This year we are celebrating 30 years since the Rural Water Supply Network was formally founded. From very technical beginnings as a group of (mostly male) experts – the Handpump Technology Network – we have evolved to be a diverse and vibrant network of over 13,000 people and 100 organisations working on a wide range of topics. Along the way, we have earned a reputation for impartiality, and become a global convener in the rural water sector.
RWSN would not be what it is today without the contributions and tireless efforts of many our members, organisations and people. As part of RWSN’s 30th anniversary celebration, we are running a blog series on rwsn.blog, inviting our friends and experts in the sector to share their thoughts and experiences in the rural water sector.
This is a blog post from a RWSN Thematic Lead, Euphresia Luseka, from Kenya
Photo 1: Female Wastewater operators servicing a client’s Johkasou wastewater treatment plant, Kenya, 2022
“In Diversity there is beauty and there is strength”Maya Angelou
Diversity is the difference. People are the same and different by their ethnic, age, professional experience, religion, race, and gender.
Let’s agree that women’s contributions and leadership are central to providing solutions to water challenges. Consequently, the water sector needs a more diverse labour force to establish a more inclusive and equitable experience for all its practitioners. By highlighting the scale of issues facing female Water leaders, we can better understand their challenges, and galvanize action for progressive, systemic change while examining other robust potential and scalable solutions.
The current women’s underrepresentation in water sector leadership is a prominent concern. According to a World Bank publication on Women in Water Utilities, women are significantly underrepresented; less than 18% of the workforce sampled were women, one in three utilities sampled had no female engineers and 12% of utilities have no female managers. Referencing the analysis of the employment data from participating organizations in a FLUSH LLC publication that I co-authored, white males from High-Income Countries comprised over a third of all sanitation leadership positions. With regards to race, two-thirds of all sanitation leaders were white, with white leaders 8.7 times more likely to hold multiple positions across different organizations than Black, Indigenous and People of Colour (BIPOC). BIPOC Women were the least represented group.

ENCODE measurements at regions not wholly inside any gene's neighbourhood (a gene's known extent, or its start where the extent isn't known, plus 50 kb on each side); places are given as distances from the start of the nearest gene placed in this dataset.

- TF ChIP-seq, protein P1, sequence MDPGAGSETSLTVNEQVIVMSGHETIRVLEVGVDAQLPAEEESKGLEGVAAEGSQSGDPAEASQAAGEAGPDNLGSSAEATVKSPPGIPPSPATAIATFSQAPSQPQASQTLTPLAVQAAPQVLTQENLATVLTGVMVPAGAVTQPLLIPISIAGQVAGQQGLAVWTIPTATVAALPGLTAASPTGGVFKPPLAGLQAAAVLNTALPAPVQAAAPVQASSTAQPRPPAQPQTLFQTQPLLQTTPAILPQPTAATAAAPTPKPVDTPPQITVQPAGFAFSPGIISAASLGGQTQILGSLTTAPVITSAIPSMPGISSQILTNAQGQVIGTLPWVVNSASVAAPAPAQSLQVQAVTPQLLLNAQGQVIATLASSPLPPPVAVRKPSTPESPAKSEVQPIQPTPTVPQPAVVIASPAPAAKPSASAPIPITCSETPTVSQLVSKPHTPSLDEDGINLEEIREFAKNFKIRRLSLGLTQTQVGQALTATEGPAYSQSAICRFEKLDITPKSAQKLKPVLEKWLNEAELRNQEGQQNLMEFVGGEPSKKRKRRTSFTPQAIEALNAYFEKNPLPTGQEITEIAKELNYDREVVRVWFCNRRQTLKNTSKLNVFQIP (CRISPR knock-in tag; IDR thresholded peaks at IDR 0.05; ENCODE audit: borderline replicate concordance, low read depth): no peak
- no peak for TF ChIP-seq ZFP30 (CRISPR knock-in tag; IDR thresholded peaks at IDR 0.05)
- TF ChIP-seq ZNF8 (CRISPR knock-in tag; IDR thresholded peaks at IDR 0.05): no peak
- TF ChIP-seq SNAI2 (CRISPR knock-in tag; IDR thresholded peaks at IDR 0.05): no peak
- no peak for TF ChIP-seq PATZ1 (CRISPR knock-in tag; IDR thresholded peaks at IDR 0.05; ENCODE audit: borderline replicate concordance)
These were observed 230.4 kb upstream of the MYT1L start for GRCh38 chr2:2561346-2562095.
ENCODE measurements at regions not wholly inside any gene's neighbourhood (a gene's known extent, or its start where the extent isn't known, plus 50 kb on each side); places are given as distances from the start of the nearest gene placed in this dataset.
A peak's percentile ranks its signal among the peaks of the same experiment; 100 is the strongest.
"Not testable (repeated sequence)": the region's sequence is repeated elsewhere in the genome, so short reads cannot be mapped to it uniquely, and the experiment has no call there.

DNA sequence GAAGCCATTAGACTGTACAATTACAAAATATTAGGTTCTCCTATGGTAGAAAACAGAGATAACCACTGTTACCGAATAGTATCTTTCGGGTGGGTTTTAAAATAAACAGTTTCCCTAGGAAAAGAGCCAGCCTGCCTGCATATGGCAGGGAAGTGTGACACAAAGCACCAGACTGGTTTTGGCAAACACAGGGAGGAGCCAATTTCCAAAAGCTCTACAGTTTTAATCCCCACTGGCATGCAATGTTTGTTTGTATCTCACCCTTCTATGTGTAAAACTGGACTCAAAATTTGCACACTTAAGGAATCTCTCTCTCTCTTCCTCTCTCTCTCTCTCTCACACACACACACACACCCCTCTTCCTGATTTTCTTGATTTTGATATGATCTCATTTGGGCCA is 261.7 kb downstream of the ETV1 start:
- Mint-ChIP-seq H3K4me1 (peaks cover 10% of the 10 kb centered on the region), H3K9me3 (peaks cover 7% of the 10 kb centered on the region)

This affirms the importance of an intersectional perspective in advancing gender and racial equity in the water sector leadership.
Women and specifically BIPOC female water leaders are missing out on opportunities in the water sector that hold the promise of advancement of SDG6 targets and the rising economic security that comes with it.
Without diverse leadership, the water sector will continue to experience failure.
Are there consequences for this?
Gender diversity in the Water sector is not only a pressing political, moral and social issue but also a critical economic challenge. There are consequences for not having women in water leadership, the financial consequences are significant.